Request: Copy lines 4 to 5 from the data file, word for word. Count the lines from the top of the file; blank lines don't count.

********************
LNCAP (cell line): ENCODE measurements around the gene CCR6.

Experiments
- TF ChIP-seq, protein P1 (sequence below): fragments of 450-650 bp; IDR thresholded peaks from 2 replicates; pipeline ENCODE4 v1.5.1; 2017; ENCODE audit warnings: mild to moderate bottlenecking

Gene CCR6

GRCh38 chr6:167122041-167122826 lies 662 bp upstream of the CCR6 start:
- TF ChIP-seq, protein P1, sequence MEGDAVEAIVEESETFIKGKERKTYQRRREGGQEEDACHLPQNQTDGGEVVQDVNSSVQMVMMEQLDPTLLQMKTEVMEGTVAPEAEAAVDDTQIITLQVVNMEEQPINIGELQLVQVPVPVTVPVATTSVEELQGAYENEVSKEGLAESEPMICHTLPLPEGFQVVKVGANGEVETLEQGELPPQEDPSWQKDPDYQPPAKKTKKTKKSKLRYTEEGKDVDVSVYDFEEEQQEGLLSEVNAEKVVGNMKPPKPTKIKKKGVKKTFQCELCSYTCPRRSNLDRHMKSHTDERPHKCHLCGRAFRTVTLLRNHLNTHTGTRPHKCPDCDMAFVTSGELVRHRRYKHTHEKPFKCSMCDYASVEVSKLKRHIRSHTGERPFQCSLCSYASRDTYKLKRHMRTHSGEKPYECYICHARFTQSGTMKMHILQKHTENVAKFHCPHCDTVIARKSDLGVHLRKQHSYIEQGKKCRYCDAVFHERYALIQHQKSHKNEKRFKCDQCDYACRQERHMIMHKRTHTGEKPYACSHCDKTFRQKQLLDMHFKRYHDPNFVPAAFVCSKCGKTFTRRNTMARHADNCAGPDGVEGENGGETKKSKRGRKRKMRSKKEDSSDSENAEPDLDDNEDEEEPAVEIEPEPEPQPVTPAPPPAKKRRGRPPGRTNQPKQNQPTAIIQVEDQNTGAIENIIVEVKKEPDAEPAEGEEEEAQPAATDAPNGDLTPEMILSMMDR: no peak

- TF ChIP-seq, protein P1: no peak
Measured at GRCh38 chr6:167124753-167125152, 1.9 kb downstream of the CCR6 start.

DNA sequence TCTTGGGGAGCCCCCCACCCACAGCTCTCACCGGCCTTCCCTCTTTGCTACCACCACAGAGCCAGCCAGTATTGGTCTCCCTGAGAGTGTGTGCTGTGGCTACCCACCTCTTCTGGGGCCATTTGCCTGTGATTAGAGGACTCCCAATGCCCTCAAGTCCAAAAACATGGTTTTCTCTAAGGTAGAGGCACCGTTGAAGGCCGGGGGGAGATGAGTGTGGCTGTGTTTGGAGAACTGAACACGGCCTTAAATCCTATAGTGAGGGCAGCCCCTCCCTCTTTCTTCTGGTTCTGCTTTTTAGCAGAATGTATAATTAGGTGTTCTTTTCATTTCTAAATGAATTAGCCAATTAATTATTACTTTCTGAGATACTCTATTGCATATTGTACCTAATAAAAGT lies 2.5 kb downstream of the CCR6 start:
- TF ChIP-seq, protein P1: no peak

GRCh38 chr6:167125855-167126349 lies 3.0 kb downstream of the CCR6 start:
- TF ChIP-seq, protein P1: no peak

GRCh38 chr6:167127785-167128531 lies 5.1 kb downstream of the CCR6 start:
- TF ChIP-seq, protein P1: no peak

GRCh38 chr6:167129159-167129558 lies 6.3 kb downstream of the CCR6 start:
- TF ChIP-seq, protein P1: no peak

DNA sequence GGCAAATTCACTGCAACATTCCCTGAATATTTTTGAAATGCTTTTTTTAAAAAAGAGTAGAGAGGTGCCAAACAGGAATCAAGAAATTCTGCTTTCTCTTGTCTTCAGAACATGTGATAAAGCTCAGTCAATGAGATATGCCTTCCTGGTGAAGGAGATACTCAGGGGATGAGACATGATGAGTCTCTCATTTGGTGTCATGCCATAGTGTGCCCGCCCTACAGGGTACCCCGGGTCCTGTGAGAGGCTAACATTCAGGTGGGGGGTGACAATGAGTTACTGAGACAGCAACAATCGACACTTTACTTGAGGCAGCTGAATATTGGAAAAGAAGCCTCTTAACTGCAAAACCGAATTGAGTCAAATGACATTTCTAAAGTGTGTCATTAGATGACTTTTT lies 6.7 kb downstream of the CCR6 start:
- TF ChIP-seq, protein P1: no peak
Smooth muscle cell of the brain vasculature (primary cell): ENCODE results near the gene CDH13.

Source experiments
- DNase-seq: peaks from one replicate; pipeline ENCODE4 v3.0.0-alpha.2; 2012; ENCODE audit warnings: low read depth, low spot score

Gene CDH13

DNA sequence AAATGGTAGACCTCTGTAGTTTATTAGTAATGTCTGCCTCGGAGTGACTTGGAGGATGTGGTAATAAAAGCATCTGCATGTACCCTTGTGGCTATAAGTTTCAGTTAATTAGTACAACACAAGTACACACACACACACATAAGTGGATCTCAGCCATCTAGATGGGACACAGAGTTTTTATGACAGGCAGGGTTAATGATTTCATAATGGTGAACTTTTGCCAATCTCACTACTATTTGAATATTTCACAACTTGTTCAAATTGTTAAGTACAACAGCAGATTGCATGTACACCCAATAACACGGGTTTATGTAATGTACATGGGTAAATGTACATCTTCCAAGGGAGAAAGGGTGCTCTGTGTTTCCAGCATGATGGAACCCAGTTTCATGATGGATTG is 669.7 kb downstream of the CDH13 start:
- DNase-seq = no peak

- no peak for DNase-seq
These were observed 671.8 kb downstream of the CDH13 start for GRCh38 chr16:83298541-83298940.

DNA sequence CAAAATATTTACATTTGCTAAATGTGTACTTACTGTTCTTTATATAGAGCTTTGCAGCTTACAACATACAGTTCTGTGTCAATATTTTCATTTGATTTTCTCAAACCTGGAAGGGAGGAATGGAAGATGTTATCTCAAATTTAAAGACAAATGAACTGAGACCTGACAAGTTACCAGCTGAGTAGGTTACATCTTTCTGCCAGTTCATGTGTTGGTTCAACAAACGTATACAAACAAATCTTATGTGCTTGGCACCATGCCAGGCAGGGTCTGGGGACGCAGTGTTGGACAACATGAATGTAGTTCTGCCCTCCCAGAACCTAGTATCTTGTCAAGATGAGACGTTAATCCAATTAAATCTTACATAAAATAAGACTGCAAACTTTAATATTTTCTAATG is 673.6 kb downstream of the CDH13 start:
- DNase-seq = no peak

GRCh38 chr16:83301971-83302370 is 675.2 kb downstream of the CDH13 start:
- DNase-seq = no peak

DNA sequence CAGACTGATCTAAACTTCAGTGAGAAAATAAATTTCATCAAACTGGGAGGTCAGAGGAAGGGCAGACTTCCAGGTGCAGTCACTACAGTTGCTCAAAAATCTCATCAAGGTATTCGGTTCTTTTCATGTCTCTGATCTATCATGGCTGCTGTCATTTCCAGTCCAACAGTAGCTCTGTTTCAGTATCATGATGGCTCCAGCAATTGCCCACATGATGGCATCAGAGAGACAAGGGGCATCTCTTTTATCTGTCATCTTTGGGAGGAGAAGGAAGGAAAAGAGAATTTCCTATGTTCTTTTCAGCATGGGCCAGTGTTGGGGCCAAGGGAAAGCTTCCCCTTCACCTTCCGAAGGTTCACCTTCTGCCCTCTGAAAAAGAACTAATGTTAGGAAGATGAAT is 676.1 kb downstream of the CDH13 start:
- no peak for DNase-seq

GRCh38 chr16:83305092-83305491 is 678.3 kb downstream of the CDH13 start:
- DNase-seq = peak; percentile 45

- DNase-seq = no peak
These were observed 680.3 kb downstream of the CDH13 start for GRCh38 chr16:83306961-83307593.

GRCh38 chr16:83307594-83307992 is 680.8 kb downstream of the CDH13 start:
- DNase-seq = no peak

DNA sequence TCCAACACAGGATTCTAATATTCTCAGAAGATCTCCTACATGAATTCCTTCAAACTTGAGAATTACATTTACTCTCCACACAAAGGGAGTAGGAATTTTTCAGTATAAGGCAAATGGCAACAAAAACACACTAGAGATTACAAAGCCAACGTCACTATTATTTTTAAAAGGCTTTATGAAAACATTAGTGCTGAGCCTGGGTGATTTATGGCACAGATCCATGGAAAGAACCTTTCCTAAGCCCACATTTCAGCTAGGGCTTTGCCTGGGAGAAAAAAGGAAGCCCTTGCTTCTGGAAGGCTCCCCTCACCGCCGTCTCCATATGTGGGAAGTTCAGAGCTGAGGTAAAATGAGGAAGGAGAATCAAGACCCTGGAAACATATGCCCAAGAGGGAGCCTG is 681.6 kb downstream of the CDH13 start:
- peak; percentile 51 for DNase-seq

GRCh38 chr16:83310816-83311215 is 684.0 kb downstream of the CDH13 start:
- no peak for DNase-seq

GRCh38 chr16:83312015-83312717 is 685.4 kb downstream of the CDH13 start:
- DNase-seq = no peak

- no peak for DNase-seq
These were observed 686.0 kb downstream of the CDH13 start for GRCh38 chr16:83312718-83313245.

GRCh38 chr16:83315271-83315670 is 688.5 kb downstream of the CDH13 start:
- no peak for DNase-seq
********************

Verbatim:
Gene CCR6

GRCh38 chr6:167122041-167122826 lies 662 bp upstream of the CCR6 start: